Dave Whiston: Tesla reported a really good quarter Wednesday night that's likely going to lead to about a 20% increase in my fair value estimate. I've been expecting some pretty good numbers on the back half of 2018 as Model 3 production and deliveries ramped up. But honestly the scale, in particular the free cash flow generation, was really impressive. They generated $881 million in free cash flow; that was about $1.6 billion improvement from second quarter. But also a $2.2 billion improvement from the burn they had in third quarter last year.
Model 3 momentum is just really hot right now, and it's going to probably continue into the fourth quarter. It was really interesting to see Tesla disclose that over about over half of the vehicles that get traded in to buy a Model 3 were priced under $35,000 at the time of their purchase. Now obviously there's a time value of money component that Tesla's ignoring, but as Elon talked about in the second-quarter results, the top five trade-in vehicles are vehicles like the Prius, Honda Civic, Nissan Leaf, also the BMW 3 series. A lot of these vehicles are really more from what we call volume segments or mass market segments, rather than purely from a 3 Series Mercedes C-Class, Audi 384 customer. So there's a lot of mass market appeal for a premium vehicle that the Model 3 really is, it's not a cheap vehicle. I think the momentum there is going to continue for awhile.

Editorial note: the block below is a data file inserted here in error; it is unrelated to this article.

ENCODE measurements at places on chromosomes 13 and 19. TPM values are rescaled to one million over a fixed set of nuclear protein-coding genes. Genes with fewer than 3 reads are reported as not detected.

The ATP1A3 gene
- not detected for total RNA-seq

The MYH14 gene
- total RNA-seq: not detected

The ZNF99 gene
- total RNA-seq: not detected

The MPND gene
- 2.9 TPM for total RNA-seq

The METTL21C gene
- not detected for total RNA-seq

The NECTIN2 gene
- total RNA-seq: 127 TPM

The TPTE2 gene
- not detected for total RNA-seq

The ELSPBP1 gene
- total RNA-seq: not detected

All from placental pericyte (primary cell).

Also, they'll be moving the Model 3 deliveries into Europe and Asia in 2019. So there's a lot of positive things about Tesla right now. The $3 billion cash balance makes me pretty comfortable now, about their ability to pay off that convertible debt that comes due in March of $920 million.
Let's just keep in mind there's good momentum now, there remains to be seen how this will all carry into 2019 and a recession. Mitigating that somewhat is that the Model 3 deliveries will be moved and expanded into Europe and Asia. But at the same time if consumers really start to get truly panicked and scared their going to be very hesitant to buy what can be a $40,000, $50,000, $60,000 car.
Interesting longer term is just going to be the emergence of Tesla's autonomous business. They've got a new Harbor software update coming in, Version 9.0 really soon. And ultimately they want to compete with the likes of Uber and Lyft with autonomous ride-hailing. A subtle difference will be that if you own a Tesla personally you are going to be able to allow your vehicle to go into the Tesla fleet, while you're not using it and make some extra money. It remains to be seen how it's all going to shake out, how big it's going to be, and how many Tesla owners will really be willing to let someone else use their vehicle for many hours at a time while they don't need it.